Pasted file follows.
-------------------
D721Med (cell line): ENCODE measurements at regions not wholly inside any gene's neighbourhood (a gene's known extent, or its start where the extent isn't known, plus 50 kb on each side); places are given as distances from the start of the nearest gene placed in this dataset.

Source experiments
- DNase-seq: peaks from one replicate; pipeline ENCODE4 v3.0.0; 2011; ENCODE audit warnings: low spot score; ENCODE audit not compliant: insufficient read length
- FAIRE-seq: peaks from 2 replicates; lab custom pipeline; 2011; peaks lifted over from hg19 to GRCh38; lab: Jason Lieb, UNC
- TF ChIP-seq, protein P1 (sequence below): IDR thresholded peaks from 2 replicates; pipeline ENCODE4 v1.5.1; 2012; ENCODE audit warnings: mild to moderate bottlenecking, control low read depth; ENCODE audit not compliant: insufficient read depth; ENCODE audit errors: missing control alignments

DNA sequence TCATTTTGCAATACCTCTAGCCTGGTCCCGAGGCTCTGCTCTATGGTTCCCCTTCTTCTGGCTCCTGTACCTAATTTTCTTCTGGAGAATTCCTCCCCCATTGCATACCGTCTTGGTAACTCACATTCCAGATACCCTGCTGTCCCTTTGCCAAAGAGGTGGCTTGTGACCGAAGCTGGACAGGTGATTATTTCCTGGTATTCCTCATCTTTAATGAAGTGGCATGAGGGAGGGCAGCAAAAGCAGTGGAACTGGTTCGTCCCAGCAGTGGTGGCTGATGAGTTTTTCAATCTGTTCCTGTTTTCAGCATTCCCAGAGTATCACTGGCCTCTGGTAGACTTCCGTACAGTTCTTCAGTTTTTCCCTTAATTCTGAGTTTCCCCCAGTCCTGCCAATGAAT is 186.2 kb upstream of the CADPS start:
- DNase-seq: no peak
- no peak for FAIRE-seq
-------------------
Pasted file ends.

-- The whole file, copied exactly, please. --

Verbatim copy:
D721Med (cell line): ENCODE measurements at regions not wholly inside any gene's neighbourhood (a gene's known extent, or its start where the extent isn't known, plus 50 kb on each side); places are given as distances from the start of the nearest gene placed in this dataset.

Source experiments
- DNase-seq: peaks from one replicate; pipeline ENCODE4 v3.0.0; 2011; ENCODE audit warnings: low spot score; ENCODE audit not compliant: insufficient read length
- FAIRE-seq: peaks from 2 replicates; lab custom pipeline; 2011; peaks lifted over from hg19 to GRCh38; lab: Jason Lieb, UNC
- TF ChIP-seq, protein P1 (sequence below): IDR thresholded peaks from 2 replicates; pipeline ENCODE4 v1.5.1; 2012; ENCODE audit warnings: mild to moderate bottlenecking, control low read depth; ENCODE audit not compliant: insufficient read depth; ENCODE audit errors: missing control alignments

DNA sequence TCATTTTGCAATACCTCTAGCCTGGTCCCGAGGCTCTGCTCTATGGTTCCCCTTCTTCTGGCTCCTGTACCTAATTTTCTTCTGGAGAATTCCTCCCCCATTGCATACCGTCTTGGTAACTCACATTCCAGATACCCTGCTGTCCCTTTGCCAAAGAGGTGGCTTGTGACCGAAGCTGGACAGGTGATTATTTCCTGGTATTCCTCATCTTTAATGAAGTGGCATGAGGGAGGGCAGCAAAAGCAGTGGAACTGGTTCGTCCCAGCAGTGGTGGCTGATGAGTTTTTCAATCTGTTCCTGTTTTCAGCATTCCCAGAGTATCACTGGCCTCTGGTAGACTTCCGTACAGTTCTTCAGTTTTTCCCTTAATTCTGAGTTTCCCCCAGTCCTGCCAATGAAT is 186.2 kb upstream of the CADPS start:
- DNase-seq: no peak
- no peak for FAIRE-seq